Adding sledding by changing the wording of state law to include all “recreational activities” makes sense. As with the aforementioned activities, taking part in the activity of sledding involves the assumption of personal risk for which cities - and, by extension, taxpayers - shouldn’t be held liable.

Local leaders have lobbied for the addition of sledding to state law as a result of a lawsuit filed against the city of Sioux City by a man who was injured while sledding in Sertoma Park on Jan. 11, 2008. (In 2012, the city approved a $2.75 million settlement of the suit.) Discussion in Sioux City about creation of an estimated $2.3 million winter-themed park (amenities would include hills for sledding and tubing) on city land near the IBP Ice Center and Lewis and Clark Park contributes to local support for closing this loophole.

The bill passed this year by the Legislature doesn’t set new precedent. It simply broadens existing protection against lawsuits for cities in common-sense fashion. Branstad should make it law.

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The Des Moines Register. March 29, 2015.

Safety must trump revenue

Automated traffic-enforcement cameras have proven to be an effective tool for improving public safety.

Of course, they have also proven to be a very effective tool for raising revenue. And that, in a nutshell, is why they remain so controversial.

One study after another has shown that stop-light and speeding cameras do more than spit out citations. They also change drivers’ behavior. For the most part, their mere presence encourages people to follow the law, which makes the roads safer for everyone.

But that’s not always the case. In some instances, a traffic camera can be placed so that it maximizes revenue for the ticketing agency, while doing nothing at all to improve safety. In those instances, the traffic cameras are nothing more than a budgetary tool; the modern-day equivalent of the motorcycle cop working a speed trap to help pay his own salary.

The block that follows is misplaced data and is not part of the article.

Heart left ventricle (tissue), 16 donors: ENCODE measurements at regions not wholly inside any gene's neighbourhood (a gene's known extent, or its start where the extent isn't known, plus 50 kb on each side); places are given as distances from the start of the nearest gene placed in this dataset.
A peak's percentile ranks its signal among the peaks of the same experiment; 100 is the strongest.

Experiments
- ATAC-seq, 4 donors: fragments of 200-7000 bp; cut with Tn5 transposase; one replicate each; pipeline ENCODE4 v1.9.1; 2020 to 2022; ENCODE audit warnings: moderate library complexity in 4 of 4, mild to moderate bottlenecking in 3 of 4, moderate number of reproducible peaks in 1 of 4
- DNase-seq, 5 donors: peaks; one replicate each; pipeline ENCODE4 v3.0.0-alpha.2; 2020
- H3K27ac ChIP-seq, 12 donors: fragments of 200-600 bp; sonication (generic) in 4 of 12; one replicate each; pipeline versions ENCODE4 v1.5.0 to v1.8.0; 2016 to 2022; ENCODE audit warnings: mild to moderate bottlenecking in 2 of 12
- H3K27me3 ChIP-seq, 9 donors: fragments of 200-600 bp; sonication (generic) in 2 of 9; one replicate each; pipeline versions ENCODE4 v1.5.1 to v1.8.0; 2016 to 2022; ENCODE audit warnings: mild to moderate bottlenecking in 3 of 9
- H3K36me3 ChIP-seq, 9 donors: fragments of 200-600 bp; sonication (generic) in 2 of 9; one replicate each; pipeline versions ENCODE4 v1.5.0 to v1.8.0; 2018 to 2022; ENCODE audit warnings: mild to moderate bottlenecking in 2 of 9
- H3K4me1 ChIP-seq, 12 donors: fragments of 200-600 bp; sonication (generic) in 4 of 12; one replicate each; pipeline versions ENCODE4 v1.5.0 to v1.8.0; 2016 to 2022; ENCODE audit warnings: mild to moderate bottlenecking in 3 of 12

Fortunately, some checks and balances are in place to guard against abuse. The Iowa Department of Transportation requires cities to justify the use of any cameras located on or near state highways and interstates, and two weeks ago the DOT reported its findings on the use of traffic cameras in six Iowa cities.

The DOT determined that 10 of the 34 cameras it reviewed need to be shut down. In Des Moines, for example, a speed-enforcement camera that monitors the eastbound traffic on Interstate Highway 235 near the Waveland Golf Course has to go. The crash rate on that part of the interstate was low before the camera was installed three and a half years ago, and it hasn’t changed much since.

In Muscatine, Davenport and Sioux City, crashes at certain intersections monitored by cameras have actually increased, and so those cameras also have to be shut down. In Cedar Rapids, two speed-enforcement cameras on Interstate 380 must be moved because they are within 1,000 feet of the point where the speed limit drops, which means drivers have little opportunity to safely slow down without being ticketed.

Some of the cities, which benefit from the revenue generated by the tickets, aren’t entirely pleased. The speed cameras on eastbound I-235 in Des Moines produced 43,000 citations last year - that’s an average of 117 tickets per day - and generated about $1.2 million for the city.